The Declining Value‐relevance of Accounting Information and Non‐Information‐based Trading: An Empirical Analysis *

The Declining Value‐relevance of Accounting Information and Non‐Information‐based Trading:... Recently, a growing body of literature has suggested that financial statements have lost their value‐relevance because of a shift from a traditional capital‐intensive economy to a high‐technology, service‐oriented economy. These conclusions are based on studies that find a temporal decline in the association between stock prices and accounting information (earnings and book values). This paper empirically tests a theoretical prediction arising from the noisy rational expectations equilibrium model that suggests that the decline could be driven by non‐information‐based (NIB) trading activity, because such trading reduces the ability of stock prices to reflect accounting information. Specifically, Dontoh, Radhakrishnan, and Ronen (2004) show that when NIB trading increases, the R2s of a regression of stock price on accounting information declines. Our empirical tests confirm this prediction; that is, the decline in the association between stock prices and accounting information as measured by R2s is driven by an increase in NIB trading. http://www.deepdyve.com/assets/images/DeepDyve-Logo-lg.png Contemporary Accounting Research Wiley

The Declining Value‐relevance of Accounting Information and Non‐Information‐based Trading: An Empirical Analysis *

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Publisher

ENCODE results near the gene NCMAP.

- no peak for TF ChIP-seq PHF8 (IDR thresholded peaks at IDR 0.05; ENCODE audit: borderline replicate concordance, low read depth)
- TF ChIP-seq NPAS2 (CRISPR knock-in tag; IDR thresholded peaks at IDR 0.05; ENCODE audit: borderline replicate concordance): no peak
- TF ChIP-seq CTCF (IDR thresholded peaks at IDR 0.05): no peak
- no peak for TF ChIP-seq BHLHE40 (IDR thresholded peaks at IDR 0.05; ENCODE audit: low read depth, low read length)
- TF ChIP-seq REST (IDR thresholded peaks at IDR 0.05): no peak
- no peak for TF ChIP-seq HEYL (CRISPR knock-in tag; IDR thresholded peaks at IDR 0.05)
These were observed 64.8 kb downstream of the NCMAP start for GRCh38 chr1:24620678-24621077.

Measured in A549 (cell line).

Wiley Subscription Services, Inc., A Wiley Company
Copyright
2004 Canadian Academic Accounting Association
ISSN
0823-9150
eISSN
1911-3846
D.O.I.
10.1506/J6P4-2UYP-HFXY-RBT1
Publisher site
See Article on Publisher Site

Abstract

Recently, a growing body of literature has suggested that financial statements have lost their value‐relevance because of a shift from a traditional capital‐intensive economy to a high‐technology, service‐oriented economy. These conclusions are based on studies that find a temporal decline in the association between stock prices and accounting information (earnings and book values). This paper empirically tests a theoretical prediction arising from the noisy rational expectations equilibrium model that suggests that the decline could be driven by non‐information‐based (NIB) trading activity, because such trading reduces the ability of stock prices to reflect accounting information. Specifically, Dontoh, Radhakrishnan, and Ronen (2004) show that when NIB trading increases, the R2s of a regression of stock price on accounting information declines. Our empirical tests confirm this prediction; that is, the decline in the association between stock prices and accounting information as measured by R2s is driven by an increase in NIB trading.

Journal

Contemporary Accounting ResearchWiley

Published: Dec 1, 2004

References

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